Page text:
fri 24/11/2017

Philharmonic Octet Berlin, Queen Elizabeth Hall | reviews, news & interviews

Philharmonic Octet Berlin, Queen Elizabeth Hall

Philharmonic Octet Berlin, Queen Elizabeth Hall

Chamber-musical perfection from eight of the world's best instrumentalists

The eight players taking a well-deserved semi-standing ovationBoth images by Monika Rittershaus

Even in a big orchestral concert, you’re bound to note Berlin Philharmonic principals as among the best instrumentalists in the world. I cited five in the central instalment of Simon Rattle’s Sibelius cycle on Wednesday. Of those, only viola-player Amihai Grosz figured in the Octet, joined by seven more players of peerless sophistication. Rattle may have been taking the evening off – unless he was brainstorming plans for a new concert hall elsewhere in London – and the keynote here was freed-up enjoyment. But there was no self-satisfied coasting: chamber music takes supreme concentration and vigilance  (the fact that all bar the cellist stand certainly helps). To witness it at the highest level was a privilege.

Superficially, the programme could be seen as a bridge between Sibelius at the Barbican and Mahler on the Southbank (performances of the Second Symphony follow tonight and tomorrow; theartsdesk will be covering Sunday’s performance). For the first half, we had two very different Nordic figures, fellow anniversary genius Nielsen and early 19th century Swede Franz Berwald, for the second the colossal Octet by Mahler’s greatest source of inspiration, Schubert. Nielsen’s Serenata in vano for five players was a bonne bouche, but a quirky one: clarinettist Wenzel Fuchs kicked off suggesting klezmer, but the line soon incorporated an unmistakeable Nielsen twist. The humorous Dane evokes the wooer attempting to lure a lady onto her balcony, but even mock-swoony moments don’t do it for her, and a final march-ette sees the band retreating as it plays for its own pleasure: sheer delight in seven minutes.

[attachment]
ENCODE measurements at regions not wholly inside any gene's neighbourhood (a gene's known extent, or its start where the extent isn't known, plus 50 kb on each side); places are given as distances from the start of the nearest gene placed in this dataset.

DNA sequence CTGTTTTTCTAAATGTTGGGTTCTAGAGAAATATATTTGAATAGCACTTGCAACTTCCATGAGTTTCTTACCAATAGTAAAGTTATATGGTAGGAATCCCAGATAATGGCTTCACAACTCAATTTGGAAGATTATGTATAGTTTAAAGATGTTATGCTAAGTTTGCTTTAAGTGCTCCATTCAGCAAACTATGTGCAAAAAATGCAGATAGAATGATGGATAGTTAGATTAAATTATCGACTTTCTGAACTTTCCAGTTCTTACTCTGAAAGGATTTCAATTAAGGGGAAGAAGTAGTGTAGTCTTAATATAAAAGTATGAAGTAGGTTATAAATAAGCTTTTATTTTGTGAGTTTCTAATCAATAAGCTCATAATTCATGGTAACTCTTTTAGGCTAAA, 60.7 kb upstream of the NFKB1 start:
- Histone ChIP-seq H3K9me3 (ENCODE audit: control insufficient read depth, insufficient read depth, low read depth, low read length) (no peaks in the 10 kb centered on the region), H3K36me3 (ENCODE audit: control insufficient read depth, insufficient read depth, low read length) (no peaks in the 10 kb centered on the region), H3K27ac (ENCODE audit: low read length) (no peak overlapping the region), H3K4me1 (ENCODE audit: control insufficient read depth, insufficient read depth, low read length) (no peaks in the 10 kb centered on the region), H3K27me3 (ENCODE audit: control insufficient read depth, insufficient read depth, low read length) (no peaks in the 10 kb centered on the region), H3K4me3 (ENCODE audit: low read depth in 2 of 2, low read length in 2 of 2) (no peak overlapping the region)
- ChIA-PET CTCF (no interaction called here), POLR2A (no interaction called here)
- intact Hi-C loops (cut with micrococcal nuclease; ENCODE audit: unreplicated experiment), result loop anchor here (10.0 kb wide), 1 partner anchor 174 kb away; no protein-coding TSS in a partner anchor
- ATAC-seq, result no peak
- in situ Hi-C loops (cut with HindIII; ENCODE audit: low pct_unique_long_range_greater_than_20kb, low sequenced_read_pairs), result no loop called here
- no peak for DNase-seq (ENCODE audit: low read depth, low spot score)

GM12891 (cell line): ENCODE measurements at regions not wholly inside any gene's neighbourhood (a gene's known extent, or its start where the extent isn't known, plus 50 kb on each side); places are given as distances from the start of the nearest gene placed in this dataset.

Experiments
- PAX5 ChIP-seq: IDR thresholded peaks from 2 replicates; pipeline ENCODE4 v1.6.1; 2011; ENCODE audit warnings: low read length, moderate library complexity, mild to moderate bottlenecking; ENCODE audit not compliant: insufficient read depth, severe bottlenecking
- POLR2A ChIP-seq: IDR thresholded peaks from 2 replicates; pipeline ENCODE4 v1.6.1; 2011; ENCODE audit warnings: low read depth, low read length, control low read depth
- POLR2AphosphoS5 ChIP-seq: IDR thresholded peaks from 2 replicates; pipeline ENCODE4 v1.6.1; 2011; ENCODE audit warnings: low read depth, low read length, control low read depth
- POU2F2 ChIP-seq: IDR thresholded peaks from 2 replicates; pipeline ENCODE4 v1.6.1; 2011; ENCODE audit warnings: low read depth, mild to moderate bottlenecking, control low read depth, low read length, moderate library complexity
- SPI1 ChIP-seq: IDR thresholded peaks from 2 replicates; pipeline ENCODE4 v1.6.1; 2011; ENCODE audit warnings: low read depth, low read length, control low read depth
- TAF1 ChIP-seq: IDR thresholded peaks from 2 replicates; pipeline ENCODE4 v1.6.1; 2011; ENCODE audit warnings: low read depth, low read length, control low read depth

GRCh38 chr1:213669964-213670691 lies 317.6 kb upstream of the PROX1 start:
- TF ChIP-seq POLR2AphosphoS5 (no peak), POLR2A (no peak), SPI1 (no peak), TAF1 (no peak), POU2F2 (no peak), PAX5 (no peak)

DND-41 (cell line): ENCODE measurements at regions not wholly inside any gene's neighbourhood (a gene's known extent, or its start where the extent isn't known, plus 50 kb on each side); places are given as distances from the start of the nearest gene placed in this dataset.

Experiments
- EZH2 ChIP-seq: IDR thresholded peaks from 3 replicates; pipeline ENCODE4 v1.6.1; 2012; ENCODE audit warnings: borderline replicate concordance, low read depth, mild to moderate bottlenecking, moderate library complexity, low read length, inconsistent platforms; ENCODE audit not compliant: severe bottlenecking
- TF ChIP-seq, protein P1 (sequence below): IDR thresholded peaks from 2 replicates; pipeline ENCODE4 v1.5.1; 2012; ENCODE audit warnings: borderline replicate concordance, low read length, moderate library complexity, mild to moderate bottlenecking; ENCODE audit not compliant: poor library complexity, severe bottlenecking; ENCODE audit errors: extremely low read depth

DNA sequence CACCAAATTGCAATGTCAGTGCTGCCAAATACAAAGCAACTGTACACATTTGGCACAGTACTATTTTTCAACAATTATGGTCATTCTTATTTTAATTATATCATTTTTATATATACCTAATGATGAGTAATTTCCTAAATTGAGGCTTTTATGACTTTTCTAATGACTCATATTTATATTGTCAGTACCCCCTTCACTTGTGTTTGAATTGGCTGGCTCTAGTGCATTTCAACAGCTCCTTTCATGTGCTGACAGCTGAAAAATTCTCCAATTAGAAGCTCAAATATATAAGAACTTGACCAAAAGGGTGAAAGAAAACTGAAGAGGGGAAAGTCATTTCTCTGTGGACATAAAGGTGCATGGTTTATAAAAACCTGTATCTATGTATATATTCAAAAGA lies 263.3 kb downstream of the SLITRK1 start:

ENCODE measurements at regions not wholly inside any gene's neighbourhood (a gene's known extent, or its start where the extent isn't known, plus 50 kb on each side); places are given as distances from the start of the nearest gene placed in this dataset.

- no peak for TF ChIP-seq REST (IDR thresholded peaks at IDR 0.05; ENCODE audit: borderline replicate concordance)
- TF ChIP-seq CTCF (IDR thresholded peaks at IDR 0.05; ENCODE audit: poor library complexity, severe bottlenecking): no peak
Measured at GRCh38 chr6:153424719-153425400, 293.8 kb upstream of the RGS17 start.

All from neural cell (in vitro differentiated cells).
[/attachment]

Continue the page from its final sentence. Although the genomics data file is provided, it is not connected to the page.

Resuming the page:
Philharmonic Octet Berlin at the QEHBerwald’s Grand Septet really needs to be half-heard while you enjoy a smörgåsbord and a glass of snaps/schnapps, not in reverend silence. Its halfway house between Beethoven and Schubert doesn’t really live up to the latter’s melodic genius. But then if you only half-listened, you wouldn’t have been able to observe the subtlest of turns the POB found in it, while the chirrups and other birdsong of the spirited finale really were on the Schubert level.

His Octet is something else, though, justifying its hour-long serenade with the sudden shades of sadness which pierce through all but the ebullient third-movement Allegro vivace (the players pictured above between movements). Schubert’s a much more democratic sharer of gems between the players than Berwald, too. So we had the essence of songfully vibrated German horn sound from Stefan Dohr in the magical coda of the first movement, Fuchs in perfect harmony with Daishin Kashimoto, one of the Berliner Philharmoniker’s three leaders and a master of nuance, a recap spotlight on bassoonist Mor Biron and a moment in the sun for the string quartet which suggested that just in that format they could be one of the world’s best, with such great listeners as Grosz among them.

The only slight flaw was visual: not enough in the way of obvious enjoyment or smiles for Viennese sunshine. But we heard it even if we didn’t see it; a semi-standing ovation was well deserved. For anyone to whom this looks too blokey, you can catch Berlin horn-player Sarah Willis, also a speaker of such natural charm that she puts quite a few BBC Radio 3 presenters to shame, getting the 12 cellists of the Berliner Philharmoniker to accompany her round-the-world tour for children and adults tomorrow at noon. The treats of this week's residency are far from incidental, and even without Rattle, one of its pleasures of this splendid residency has been to get to know the individual players better.

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